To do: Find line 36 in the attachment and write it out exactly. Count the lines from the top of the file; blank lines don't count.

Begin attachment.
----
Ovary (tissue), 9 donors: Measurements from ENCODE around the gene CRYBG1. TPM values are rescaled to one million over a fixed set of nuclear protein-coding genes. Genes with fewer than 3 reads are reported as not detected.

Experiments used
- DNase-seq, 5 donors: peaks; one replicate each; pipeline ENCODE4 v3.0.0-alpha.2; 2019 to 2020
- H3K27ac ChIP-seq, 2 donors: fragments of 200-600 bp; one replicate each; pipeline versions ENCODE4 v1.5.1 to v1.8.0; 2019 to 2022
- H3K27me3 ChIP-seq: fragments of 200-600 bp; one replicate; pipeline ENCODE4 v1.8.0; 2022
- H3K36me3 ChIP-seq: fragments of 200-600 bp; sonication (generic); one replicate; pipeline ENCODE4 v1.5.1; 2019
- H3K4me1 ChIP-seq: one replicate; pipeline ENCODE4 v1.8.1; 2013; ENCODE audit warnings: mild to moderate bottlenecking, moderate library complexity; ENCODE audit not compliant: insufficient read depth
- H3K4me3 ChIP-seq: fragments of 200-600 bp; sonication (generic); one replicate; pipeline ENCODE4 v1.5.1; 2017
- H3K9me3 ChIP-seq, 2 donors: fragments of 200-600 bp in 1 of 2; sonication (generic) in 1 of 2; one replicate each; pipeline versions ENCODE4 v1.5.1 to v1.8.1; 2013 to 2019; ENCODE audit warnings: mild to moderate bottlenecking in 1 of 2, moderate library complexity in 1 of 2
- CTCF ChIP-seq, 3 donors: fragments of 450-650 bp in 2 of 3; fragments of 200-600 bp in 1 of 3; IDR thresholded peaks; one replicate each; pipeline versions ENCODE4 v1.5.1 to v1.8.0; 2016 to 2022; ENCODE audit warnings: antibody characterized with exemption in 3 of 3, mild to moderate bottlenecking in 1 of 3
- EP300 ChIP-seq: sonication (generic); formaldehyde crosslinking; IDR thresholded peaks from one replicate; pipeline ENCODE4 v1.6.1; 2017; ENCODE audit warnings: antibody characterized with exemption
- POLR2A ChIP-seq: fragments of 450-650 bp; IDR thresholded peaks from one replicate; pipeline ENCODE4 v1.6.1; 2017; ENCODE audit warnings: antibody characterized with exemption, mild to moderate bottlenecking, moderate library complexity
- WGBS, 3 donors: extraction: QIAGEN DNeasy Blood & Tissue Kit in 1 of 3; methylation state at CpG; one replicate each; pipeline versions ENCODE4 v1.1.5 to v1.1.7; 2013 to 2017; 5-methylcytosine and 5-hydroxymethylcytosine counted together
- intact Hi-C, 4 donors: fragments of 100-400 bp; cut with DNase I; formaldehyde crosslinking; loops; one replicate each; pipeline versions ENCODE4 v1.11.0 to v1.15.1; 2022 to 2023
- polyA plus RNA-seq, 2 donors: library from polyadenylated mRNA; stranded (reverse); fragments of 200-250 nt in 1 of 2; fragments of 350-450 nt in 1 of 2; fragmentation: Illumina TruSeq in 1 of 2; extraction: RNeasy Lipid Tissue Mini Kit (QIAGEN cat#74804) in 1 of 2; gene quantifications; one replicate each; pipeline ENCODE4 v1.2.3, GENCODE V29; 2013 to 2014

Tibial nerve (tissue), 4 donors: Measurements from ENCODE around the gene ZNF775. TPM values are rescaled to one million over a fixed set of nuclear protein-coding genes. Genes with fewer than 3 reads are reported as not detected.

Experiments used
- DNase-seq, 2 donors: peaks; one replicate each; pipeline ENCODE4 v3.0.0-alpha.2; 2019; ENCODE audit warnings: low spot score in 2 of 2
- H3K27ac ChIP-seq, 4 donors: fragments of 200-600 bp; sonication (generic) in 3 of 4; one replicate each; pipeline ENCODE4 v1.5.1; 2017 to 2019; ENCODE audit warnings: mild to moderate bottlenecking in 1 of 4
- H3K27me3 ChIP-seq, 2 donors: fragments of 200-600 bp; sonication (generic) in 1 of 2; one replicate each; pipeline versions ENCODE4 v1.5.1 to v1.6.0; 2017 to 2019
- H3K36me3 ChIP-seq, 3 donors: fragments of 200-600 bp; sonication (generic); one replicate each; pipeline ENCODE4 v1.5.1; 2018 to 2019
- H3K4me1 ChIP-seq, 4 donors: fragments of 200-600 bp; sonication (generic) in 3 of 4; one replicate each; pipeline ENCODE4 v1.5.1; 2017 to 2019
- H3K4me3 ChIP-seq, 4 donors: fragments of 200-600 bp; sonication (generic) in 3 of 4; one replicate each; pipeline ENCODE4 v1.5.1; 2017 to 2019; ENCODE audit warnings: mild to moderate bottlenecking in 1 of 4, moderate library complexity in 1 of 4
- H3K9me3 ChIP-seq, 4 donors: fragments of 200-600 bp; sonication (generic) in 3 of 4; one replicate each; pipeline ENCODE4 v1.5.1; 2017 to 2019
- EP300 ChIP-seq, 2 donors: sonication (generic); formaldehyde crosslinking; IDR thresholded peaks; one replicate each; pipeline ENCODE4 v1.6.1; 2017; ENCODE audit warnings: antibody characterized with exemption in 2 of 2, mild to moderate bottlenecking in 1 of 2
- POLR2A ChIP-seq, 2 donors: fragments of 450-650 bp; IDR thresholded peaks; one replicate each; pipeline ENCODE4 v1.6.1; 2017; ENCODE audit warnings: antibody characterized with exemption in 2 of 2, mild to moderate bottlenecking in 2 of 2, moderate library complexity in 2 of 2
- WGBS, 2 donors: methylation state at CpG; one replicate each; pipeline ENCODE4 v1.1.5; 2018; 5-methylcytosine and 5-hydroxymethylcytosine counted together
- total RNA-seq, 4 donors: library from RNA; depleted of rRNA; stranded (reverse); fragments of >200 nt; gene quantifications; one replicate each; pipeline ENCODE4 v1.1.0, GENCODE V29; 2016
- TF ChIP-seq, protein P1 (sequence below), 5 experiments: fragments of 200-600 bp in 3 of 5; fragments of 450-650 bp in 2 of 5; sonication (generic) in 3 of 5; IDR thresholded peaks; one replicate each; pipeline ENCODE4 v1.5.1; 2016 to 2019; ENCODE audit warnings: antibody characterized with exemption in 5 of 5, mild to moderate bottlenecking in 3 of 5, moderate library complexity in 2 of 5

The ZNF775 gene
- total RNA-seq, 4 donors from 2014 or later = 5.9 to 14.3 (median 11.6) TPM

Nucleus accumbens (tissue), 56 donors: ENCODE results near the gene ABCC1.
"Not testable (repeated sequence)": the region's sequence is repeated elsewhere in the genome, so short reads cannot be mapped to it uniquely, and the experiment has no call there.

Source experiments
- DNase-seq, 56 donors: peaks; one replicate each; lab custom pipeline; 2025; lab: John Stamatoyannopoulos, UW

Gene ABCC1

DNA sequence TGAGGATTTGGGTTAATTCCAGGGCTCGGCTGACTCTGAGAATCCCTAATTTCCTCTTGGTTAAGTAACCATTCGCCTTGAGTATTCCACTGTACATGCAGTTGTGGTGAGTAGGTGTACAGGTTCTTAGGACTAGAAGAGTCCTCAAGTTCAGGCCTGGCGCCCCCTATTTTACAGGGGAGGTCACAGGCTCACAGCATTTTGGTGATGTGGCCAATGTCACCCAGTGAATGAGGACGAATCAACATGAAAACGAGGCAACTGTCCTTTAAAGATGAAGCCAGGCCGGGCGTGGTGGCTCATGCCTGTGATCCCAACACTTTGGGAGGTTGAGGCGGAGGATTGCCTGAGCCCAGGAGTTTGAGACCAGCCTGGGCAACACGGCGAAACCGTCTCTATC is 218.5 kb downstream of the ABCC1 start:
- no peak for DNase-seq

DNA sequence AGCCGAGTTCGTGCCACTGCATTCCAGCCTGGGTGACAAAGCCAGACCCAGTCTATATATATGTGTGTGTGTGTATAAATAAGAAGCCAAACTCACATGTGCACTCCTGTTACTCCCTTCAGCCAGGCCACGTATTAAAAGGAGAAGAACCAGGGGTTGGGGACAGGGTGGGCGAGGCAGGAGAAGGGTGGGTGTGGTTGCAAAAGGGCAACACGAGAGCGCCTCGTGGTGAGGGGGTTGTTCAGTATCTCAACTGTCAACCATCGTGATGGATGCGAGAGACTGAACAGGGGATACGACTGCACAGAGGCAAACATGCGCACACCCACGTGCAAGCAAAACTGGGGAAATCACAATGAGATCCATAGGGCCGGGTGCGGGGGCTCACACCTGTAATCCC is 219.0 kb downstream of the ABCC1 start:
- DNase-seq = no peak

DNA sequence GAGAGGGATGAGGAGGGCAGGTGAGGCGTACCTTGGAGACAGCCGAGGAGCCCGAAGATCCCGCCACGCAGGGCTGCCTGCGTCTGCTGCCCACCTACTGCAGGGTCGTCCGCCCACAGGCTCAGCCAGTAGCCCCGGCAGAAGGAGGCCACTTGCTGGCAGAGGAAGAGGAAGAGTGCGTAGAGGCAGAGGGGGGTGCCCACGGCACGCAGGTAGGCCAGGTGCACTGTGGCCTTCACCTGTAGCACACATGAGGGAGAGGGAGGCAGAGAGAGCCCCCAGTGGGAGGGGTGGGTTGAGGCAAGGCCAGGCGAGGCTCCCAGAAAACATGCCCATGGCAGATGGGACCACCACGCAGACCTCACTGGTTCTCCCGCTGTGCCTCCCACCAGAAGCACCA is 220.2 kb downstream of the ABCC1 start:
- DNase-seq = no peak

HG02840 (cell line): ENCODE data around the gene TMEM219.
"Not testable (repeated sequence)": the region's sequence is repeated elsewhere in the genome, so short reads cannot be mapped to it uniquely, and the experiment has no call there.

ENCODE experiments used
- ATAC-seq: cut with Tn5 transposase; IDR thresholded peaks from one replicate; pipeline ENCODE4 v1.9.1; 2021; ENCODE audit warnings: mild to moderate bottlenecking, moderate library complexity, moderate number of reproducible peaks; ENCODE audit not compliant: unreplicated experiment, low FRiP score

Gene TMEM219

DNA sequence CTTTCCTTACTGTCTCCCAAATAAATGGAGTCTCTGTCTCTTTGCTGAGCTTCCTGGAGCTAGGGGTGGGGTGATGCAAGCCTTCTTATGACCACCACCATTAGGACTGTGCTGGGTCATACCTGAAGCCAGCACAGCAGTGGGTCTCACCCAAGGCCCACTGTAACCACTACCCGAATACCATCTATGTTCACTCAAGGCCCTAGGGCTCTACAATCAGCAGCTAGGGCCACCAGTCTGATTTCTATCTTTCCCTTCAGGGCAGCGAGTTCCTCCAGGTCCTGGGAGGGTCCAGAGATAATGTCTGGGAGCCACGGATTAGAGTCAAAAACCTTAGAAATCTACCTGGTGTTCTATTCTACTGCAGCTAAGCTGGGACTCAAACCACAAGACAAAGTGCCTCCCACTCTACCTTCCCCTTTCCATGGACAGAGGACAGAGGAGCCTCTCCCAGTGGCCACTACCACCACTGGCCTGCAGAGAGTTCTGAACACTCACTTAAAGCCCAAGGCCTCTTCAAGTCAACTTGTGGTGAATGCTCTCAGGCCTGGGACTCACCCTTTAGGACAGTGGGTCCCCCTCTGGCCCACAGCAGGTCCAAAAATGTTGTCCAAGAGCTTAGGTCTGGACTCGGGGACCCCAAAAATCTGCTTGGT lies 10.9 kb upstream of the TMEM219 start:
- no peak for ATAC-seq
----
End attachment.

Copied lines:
Gene ABCC1